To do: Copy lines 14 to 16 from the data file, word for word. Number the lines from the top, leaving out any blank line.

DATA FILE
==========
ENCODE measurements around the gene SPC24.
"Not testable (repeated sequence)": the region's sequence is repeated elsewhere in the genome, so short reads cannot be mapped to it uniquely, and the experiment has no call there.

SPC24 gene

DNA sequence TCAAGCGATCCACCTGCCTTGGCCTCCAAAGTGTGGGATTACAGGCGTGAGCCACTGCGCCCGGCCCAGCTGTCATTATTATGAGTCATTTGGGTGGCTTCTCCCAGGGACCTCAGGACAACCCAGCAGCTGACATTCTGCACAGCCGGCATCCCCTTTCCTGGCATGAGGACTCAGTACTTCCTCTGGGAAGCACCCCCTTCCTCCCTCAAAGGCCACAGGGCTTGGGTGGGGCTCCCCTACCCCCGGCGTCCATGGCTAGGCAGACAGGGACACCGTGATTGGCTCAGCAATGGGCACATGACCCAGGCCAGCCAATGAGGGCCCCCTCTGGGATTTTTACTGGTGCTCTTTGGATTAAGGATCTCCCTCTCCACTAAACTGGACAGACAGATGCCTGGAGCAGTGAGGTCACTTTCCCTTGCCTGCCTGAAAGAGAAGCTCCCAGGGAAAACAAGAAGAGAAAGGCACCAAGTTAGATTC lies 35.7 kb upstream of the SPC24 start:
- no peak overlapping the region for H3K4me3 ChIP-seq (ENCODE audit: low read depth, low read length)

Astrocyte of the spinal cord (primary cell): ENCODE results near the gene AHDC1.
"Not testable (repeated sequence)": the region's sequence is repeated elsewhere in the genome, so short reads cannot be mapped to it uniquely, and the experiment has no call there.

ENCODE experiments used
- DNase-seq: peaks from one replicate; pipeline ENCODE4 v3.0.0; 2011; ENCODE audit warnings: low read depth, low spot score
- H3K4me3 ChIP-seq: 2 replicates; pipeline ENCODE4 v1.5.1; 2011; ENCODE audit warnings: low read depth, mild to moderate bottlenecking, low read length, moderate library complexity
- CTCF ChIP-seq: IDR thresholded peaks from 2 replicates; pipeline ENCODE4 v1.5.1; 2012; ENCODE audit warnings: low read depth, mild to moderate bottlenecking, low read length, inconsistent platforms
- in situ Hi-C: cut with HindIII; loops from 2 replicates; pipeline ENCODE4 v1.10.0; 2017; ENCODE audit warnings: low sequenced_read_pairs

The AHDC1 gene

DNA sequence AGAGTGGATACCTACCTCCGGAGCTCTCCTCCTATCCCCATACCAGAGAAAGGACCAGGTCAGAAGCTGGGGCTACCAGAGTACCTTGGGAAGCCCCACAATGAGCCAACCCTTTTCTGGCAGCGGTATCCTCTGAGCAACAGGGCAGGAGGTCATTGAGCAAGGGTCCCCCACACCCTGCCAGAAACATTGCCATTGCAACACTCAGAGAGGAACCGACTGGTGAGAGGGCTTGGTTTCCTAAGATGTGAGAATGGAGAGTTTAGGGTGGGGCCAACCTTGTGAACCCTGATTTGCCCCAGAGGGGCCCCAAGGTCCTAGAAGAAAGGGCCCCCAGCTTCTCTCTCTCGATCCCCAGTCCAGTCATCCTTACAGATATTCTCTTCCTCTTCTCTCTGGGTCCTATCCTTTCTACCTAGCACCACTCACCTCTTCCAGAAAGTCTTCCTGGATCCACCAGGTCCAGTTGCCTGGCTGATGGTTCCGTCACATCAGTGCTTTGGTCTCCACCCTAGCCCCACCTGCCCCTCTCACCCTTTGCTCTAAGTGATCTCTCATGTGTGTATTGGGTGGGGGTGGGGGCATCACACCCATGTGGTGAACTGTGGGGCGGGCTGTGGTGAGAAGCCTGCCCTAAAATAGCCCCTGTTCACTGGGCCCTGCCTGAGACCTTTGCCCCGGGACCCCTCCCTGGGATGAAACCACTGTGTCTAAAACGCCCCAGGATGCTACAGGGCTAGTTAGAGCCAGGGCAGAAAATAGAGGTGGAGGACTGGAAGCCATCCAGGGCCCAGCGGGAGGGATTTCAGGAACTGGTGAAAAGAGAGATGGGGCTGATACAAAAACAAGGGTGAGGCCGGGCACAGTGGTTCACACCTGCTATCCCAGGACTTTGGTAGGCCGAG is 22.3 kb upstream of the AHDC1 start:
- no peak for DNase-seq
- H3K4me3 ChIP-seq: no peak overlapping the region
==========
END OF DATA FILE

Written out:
DNA sequence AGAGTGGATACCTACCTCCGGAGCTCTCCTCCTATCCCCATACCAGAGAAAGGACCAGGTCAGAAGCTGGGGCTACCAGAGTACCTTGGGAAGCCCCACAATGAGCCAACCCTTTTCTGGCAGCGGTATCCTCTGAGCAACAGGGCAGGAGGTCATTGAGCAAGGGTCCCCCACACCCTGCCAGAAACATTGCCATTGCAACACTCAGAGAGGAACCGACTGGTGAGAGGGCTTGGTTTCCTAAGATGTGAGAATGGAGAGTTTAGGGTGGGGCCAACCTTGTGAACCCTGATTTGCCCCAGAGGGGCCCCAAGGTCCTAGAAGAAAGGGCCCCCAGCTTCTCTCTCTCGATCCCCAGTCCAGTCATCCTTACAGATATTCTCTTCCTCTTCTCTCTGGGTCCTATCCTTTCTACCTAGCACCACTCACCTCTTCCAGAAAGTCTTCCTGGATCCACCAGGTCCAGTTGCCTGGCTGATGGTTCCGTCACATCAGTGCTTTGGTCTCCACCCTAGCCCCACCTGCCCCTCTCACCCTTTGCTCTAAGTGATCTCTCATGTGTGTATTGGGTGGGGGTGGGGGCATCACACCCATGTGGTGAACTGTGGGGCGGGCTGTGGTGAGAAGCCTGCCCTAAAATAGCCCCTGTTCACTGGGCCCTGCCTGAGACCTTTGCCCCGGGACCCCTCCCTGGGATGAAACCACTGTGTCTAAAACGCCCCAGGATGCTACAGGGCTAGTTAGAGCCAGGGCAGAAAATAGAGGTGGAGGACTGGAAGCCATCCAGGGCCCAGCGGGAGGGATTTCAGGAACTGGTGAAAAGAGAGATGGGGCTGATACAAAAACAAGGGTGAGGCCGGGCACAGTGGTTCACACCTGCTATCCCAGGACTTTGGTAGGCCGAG is 22.3 kb upstream of the AHDC1 start:
- no peak for DNase-seq
- H3K4me3 ChIP-seq: no peak overlapping the region